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Thrill Jockey almost always guarantees interesting if not good albums, and Eternal Tapestry’s latest falls into the second category. Wild Strawberries was recorded in a lone cabin in the Oregon mountains, and nature’s loneliness echoes in the peacefully building tension that marks the double LP’s tracks.


Double LP £16.99 THRILL388LP

Gatefold 2LP on Thrill Jockey.

  • Includes download code.
Sold out. If you have recently ordered it and it is delayed, please check our order tracking tool for more information before trying to contact us.

CD £13.49 THRILL388CD

CD on Thrill Jockey.

Sold out. If you have recently ordered it and it is delayed, please check our order tracking tool for more information before trying to contact us.



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REVIEWS

Wild Strawberries by Eternal Tapestry
1 review. Write a review for us »
9/10 Robin Staff review, 11 March 2015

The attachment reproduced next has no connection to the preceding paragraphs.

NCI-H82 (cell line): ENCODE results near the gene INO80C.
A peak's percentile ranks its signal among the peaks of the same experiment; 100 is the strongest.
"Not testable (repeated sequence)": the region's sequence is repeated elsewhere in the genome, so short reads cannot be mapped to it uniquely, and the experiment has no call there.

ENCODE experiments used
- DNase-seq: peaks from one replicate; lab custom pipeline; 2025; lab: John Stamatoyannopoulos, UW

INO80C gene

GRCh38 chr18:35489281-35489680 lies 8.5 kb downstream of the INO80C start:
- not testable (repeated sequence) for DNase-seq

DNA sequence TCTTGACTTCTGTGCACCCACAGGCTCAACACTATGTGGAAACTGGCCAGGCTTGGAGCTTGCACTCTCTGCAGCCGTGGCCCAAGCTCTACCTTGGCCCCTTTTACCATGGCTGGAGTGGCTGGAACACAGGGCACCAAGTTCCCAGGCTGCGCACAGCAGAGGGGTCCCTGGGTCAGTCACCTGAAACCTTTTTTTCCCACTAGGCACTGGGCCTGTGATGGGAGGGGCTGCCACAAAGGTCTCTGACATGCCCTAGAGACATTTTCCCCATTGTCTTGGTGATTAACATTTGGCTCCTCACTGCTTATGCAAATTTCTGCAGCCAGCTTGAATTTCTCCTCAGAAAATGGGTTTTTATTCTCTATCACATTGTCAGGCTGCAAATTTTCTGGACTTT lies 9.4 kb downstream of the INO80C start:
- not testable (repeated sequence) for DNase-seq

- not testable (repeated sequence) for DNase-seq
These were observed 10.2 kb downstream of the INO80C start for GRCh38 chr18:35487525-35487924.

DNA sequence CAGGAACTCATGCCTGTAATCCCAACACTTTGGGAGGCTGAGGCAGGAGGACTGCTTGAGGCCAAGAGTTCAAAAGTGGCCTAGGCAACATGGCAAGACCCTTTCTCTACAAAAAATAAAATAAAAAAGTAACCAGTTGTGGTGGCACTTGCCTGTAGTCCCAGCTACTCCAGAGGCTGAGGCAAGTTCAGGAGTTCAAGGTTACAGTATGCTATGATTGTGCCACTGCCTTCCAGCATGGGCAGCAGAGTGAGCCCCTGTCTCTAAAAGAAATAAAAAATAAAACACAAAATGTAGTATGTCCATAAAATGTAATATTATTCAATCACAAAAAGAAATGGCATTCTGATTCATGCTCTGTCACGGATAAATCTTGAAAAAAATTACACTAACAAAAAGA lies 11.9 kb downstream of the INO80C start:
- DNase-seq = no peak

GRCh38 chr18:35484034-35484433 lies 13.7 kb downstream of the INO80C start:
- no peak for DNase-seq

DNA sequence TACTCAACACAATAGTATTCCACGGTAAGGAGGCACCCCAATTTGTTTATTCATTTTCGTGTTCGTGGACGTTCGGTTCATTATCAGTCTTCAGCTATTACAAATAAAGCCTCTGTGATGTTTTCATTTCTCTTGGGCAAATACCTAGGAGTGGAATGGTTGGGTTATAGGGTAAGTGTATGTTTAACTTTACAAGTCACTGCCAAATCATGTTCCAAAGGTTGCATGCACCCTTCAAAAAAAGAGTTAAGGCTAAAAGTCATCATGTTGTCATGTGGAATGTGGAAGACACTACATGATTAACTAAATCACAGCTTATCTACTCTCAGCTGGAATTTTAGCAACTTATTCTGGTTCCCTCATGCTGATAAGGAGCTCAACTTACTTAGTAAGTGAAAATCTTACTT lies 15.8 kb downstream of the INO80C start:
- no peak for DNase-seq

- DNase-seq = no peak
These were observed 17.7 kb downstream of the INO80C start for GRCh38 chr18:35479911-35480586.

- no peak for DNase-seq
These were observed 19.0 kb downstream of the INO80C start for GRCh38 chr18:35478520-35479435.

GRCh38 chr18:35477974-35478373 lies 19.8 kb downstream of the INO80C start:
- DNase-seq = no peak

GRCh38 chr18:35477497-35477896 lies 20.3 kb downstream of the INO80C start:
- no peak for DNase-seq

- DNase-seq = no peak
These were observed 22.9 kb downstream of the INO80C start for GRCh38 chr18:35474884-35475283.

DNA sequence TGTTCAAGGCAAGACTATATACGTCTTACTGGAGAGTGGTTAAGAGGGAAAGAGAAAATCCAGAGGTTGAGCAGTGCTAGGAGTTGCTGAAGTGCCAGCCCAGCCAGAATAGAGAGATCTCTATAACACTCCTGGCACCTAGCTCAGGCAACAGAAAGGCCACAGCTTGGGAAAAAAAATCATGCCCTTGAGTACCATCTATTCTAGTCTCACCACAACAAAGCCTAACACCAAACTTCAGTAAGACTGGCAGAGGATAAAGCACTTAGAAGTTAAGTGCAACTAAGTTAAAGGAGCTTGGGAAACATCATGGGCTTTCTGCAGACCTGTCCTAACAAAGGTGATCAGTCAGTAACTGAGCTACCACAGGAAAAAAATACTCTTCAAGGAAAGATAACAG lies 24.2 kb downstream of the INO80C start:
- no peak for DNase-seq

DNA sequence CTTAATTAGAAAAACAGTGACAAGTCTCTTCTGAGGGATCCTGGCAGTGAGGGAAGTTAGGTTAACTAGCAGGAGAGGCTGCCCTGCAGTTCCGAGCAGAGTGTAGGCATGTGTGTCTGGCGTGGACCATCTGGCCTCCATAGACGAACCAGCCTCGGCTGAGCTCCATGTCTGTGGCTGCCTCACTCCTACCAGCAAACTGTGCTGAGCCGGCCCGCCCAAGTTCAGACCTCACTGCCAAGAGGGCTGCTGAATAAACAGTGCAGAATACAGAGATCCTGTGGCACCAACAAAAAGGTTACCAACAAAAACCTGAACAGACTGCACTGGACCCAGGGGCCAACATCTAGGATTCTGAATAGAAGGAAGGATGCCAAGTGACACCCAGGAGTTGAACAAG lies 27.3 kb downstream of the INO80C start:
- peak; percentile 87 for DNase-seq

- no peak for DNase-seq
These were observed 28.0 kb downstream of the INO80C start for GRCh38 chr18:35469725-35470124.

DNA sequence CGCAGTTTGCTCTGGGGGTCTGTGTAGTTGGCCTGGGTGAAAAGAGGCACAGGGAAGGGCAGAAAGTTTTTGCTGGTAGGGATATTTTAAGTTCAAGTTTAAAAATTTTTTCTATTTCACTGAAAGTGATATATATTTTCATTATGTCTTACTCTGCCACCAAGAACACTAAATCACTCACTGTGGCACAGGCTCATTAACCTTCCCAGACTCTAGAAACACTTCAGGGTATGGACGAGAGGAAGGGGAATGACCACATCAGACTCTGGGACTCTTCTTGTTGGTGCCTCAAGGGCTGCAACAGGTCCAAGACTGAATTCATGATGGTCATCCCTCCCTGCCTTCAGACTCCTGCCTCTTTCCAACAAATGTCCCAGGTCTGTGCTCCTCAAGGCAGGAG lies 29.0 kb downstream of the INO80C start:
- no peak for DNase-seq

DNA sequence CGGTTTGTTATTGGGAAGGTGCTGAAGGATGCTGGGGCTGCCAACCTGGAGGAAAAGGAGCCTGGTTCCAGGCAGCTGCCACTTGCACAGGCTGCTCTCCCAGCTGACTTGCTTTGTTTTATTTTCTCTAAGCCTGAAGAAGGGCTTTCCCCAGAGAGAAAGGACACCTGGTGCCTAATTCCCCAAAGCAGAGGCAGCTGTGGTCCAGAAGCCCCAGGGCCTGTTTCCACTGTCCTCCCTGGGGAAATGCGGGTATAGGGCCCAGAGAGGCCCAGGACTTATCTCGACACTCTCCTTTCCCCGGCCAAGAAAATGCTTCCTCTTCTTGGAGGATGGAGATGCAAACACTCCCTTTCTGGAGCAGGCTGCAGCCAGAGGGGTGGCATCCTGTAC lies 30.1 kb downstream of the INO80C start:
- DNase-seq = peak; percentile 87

Featuring creation stories about sleeping under the stars, recording by the river and wading through the treeline, you’d better believe ‘Wild Strawberries’ is a trad hippie excursion, one about finding the space not only in music, but in the natural world. Eternal Tapestry recorded this monolithic psych jam with the hope that it would capture the spectrum of the environment around them, and so it is: the guitars screech like they’re hacking through endless forest of pines, and synth suggests the cosmic blue that looms over us all, protecting us from the wider universe.

For those who don’t buy into what Eternal Tapestry are selling, though, it’s more like this: ‘Wild Strawberries’ is an impressively disciplined psych record that stretches out rhythm for ten minutes at a time, swapping, in its massive riffs, between meditation and urgency. There’s lots to take in here: the slow, steady jams of this work recall Les Rallizes Denudes sans tectonic noise shifts, and they’re gorgeously counterbalanced with organ synth that implies the majesty of what the band are trying to do. It is, of course, a willfully serious psych record, believing in its devotion to the world and its ecosystems; there are stretches of ambience that use distortion like a natural fog, covering the vocals in the mix, as if they exist underground.

A lot of what makes ‘Wild Strawberries’ so good is ineffable; it’s about getting lost in these lethargically interlocking guitars and stoner drumbeats, and allowing Eternal Tapestry to do anything (mainly to their synths) in that repeating circle. I think we’ve all learned something today; let’s all move to the river and spend the rest of our days skinny dipping.


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